Sunday, August 26, 2012

Homily for the Twenty-first Sunday

The language that St. Paul uses in the reading from the letter to the Ephesians has sparked many a discussion in this day and age.  Wives be subordinate to their husbands?  That whole first section of this reading seems like an endorsement for a household pecking order.  And that’s exactly what Paul was drawing on, the Household Code of antiquity.  According to the code, which all Paul’s listeners knew, the husband was the master of the house.  The wife was subservient to the husband, the children subservient to both and the slaves subservient to all.  That’s not at all what Paul means.  Actually, he meant something entirely different than what been the norm for centuries.   Paul compares the marriage to the Church.  Christ is the Groom, the Church…all of us…are the bride.   The Church is subordinate to Christ, so Paul figures that the wife is subordinate to the husband.  However, and this is where he breaks from the code, the husband must love his wife as Christ loves the Church.   If you have been following the Gospel of John over the last few weeks, you know what that love is.   Christ completely gave his Body and Blood for us.  God became Man, took his place among us, and took all the pain and suffering for our sin.  Because of this, he opens the way and invites us to join Him in eternal life.  The love of the husband for the wife, therefore, should be an image of the love of Christ for his people.  Complete, total, selfless, giving.   “Subordinate” does not mean slavery.  It does mean the unconditional giving of oneself to another.  The Son gave himself completely to us out of love.  We respond when we chose to give ourselves completely to Him in return.  This is what Paul is talking about in the reading today.  Marriage as a reflection of the Church, which is God’s presence among men. 
This still does not make things easy.  It is difficult to live this loving response to God.  We see this in the Gospel today.  Jesus has told his disciples if you eat my flesh and drink my blood, you will have eternal life.  Some of his disciples are saying “this is hard, can we accept it?”   Jesus responds that the “words I have spoken to you are Spirit and Life.”  Still, they struggle with believing this.  Some scripture scholars say that John was actually writing about some of the early Christians who struggled with the mystery of Christ’s death and resurrection.  For many, to choose to believe is a difficult choice.  All sorts of obstacles stemming from our weakness as humans tend to get in the way.  We don’t understand the mystery, the sacrifice is really too difficult, this could be hard to do.  John says that “many of his disciples returned to their former ways of life and no longer accompanied him.”  We see that going on in our world today as well.  So when Paul says that a man must be subordinate to his wife like Christ who gives himself for his Church, you can see how many men of his time would reject that thinking.  Even today, there are undoubtedly see this as some sort of weakness, inconvenience or simply unrealistic.  The same would hold true for wives who don’t understand that the subordination Paul talks of is a subordination of love.  But those of us, and I can count myself in this group, who have lived a Christian marriage know what Paul means.   We give ourselves to each other out of the pure love given to us in the graces of Matrimony.  Husbands give themselves to their wives out of love, the love that Christ gives us as his people.  And wives respond by loving in turn, giving of themselves for their husband, love for the loved.   This is the way it works in our union with God.  His graces, his love flow into us and the more filled we are with grace, the more we wish to give love to ourselves and others.  It’s living the commandment Christ gave us, loving your neighbor as yourself.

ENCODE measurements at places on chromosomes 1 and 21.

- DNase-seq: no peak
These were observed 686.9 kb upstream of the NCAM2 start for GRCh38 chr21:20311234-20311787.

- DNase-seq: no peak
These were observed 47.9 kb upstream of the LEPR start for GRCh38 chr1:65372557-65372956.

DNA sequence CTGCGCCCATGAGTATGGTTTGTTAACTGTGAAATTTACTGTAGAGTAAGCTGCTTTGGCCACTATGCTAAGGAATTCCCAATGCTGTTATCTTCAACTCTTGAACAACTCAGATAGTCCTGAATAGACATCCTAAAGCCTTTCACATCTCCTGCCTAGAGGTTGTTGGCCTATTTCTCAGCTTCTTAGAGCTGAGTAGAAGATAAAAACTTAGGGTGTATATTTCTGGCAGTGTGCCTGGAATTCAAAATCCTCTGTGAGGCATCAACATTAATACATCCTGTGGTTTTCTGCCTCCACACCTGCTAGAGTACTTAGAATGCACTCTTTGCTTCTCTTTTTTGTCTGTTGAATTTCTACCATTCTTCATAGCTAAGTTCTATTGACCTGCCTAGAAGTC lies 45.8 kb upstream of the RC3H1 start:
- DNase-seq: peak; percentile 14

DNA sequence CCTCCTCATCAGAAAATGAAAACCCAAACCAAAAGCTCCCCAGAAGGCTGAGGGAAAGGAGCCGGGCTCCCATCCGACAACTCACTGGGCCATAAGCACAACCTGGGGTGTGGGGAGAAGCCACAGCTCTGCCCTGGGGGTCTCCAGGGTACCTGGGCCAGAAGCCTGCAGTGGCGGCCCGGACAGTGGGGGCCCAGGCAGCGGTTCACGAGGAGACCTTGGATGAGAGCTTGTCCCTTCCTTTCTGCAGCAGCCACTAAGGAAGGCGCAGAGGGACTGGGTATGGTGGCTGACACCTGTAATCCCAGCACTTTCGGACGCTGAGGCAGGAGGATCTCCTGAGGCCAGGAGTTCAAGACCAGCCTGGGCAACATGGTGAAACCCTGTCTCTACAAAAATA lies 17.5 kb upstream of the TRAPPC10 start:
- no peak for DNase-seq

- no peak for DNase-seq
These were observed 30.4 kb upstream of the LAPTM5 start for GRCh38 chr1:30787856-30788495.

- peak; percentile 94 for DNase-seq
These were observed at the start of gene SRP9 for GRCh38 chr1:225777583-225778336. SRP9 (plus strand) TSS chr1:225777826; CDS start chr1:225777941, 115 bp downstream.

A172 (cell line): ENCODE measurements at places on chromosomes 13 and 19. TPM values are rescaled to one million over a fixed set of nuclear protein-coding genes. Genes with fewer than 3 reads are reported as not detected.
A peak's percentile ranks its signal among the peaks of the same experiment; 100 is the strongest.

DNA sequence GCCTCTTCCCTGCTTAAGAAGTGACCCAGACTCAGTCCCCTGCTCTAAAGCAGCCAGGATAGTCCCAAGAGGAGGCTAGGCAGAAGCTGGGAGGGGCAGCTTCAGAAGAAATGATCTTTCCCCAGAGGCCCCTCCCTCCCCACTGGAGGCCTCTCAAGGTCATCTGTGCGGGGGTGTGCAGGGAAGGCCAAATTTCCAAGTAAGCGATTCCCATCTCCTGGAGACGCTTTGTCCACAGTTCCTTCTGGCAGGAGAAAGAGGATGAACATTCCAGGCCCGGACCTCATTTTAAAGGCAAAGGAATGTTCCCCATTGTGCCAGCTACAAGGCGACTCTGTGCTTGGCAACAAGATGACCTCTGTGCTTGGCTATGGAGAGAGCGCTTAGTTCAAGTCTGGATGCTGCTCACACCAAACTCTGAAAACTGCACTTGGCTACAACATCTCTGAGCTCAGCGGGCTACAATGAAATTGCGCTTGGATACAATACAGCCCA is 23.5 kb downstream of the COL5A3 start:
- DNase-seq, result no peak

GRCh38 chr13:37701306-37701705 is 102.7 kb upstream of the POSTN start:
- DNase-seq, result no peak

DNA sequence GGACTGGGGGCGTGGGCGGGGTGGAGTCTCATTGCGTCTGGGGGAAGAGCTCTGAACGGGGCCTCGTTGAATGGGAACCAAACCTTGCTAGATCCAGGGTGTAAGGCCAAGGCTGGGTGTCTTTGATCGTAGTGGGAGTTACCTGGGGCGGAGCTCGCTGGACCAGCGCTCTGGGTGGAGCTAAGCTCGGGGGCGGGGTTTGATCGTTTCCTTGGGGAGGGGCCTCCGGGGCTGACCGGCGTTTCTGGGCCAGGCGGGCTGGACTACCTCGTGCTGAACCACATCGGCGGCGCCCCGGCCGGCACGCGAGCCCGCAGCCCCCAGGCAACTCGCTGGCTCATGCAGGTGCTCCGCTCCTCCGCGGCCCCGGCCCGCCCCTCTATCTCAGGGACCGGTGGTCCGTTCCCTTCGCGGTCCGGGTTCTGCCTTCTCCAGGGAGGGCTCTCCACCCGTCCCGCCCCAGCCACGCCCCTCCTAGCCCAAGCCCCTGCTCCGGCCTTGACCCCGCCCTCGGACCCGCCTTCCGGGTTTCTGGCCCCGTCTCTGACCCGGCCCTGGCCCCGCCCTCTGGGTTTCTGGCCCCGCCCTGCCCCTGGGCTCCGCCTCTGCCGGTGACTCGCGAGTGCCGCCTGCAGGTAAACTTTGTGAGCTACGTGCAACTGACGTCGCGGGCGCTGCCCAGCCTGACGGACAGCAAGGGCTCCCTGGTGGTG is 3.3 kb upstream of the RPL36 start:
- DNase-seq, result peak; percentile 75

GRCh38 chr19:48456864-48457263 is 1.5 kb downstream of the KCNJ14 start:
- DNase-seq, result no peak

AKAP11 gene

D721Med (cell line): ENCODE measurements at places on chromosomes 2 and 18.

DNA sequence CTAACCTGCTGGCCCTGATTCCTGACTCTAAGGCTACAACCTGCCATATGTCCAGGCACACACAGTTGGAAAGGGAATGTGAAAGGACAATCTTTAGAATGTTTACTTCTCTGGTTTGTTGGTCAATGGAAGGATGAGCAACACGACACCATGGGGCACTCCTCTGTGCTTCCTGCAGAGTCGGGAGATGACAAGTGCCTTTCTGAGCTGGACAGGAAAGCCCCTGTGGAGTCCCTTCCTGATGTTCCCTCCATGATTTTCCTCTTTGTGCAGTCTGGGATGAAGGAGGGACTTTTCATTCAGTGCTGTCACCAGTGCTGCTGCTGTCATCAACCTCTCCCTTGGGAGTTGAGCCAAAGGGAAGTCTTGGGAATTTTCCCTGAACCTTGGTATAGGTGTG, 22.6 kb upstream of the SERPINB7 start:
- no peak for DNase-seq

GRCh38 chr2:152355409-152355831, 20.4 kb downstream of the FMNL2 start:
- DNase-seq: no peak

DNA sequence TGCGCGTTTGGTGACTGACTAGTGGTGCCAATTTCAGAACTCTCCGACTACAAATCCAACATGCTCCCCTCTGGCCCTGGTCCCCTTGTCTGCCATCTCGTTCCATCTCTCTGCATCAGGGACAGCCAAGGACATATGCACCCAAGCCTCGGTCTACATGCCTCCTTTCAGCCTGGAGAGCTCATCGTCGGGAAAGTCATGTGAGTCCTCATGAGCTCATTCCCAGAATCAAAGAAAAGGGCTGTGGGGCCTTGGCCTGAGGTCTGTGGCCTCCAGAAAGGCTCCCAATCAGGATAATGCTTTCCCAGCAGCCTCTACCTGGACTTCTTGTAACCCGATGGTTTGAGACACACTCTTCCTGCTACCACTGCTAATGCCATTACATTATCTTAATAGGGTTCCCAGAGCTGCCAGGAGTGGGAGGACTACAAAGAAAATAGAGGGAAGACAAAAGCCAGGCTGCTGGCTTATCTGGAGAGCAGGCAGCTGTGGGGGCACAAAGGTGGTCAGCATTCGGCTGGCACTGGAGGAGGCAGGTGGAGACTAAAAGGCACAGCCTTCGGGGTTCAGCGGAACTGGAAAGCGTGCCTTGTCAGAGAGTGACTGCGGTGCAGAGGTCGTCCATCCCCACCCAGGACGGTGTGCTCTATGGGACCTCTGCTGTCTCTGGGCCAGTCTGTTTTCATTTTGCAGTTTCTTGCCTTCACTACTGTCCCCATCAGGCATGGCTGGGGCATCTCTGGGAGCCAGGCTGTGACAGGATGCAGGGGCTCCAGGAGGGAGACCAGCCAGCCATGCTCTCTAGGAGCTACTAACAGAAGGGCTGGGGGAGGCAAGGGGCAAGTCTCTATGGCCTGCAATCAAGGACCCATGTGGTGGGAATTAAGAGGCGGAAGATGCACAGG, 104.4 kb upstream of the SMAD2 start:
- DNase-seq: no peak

This love goes on, often quietly, night and day in a marriage.  It may be something big, more often than not it is the series of little sacrifices and acts that are sprinkled throughout the day.  True acts of self=denying love, not like the phony-baloney romantic stuff on TV.  In these acts we find God present in marriage and we respond to that presence with love ourselves.  Paul says this is not just in marriage, but in the Church as a whole. It can be found in the faithful anywhere in any walk of life. People who choose to take God’s total giving, and respond by reflecting that love back to Him.  This is the power, often quiet and often unseen, that moves through the Church, this power of grace.  And the source of this power goes back to what Jesus has told us in John’s Gospel.  Eat my flesh, drink my blood.   You draw on that power of grace today in the Eucharist.  You use it in your everyday life and are recharged when you return.  You enter into the mystery of eternal life.   It is a difficult choice to make, and it may not seem all that clear until you enter into it.  But the more you do, you will find yourself like Peter. When Jesus asked him if he too wanted to leave, he replied “Master, to whom shall we go? You have the words of eternal life.”   Indeed, to whom shall we go?

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